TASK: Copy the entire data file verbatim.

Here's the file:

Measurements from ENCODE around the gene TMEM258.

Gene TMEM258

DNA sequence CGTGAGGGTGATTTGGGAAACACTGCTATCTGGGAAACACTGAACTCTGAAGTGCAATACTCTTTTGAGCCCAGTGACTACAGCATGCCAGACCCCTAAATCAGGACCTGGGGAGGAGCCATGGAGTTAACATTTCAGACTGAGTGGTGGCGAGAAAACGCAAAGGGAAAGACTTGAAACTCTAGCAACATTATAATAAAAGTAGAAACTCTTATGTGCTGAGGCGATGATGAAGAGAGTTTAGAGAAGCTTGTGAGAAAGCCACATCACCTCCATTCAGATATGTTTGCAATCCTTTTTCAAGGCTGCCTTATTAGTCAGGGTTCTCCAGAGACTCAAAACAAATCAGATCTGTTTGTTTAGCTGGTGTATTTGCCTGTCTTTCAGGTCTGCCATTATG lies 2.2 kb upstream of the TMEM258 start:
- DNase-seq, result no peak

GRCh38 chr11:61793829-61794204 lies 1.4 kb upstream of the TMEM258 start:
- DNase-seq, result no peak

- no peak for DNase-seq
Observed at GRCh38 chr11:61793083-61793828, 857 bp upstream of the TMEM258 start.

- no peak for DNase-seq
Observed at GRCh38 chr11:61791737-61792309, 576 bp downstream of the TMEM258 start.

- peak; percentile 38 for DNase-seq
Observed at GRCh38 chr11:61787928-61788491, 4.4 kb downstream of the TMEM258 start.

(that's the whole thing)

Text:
Measurements from ENCODE around the gene TMEM258.

Gene TMEM258

DNA sequence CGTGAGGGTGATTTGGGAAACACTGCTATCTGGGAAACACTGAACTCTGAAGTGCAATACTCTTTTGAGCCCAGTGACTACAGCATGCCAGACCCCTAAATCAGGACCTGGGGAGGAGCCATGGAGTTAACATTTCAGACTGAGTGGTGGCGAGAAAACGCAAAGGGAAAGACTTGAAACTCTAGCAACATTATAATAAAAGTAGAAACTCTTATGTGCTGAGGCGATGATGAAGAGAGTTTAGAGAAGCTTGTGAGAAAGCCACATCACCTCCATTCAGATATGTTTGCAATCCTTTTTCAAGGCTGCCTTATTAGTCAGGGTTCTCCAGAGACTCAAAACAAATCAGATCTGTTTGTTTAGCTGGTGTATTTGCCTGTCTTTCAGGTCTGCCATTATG lies 2.2 kb upstream of the TMEM258 start:
- DNase-seq, result no peak

GRCh38 chr11:61793829-61794204 lies 1.4 kb upstream of the TMEM258 start:
- DNase-seq, result no peak

- no peak for DNase-seq
Observed at GRCh38 chr11:61793083-61793828, 857 bp upstream of the TMEM258 start.

- no peak for DNase-seq
Observed at GRCh38 chr11:61791737-61792309, 576 bp downstream of the TMEM258 start.

- peak; percentile 38 for DNase-seq
Observed at GRCh38 chr11:61787928-61788491, 4.4 kb downstream of the TMEM258 start.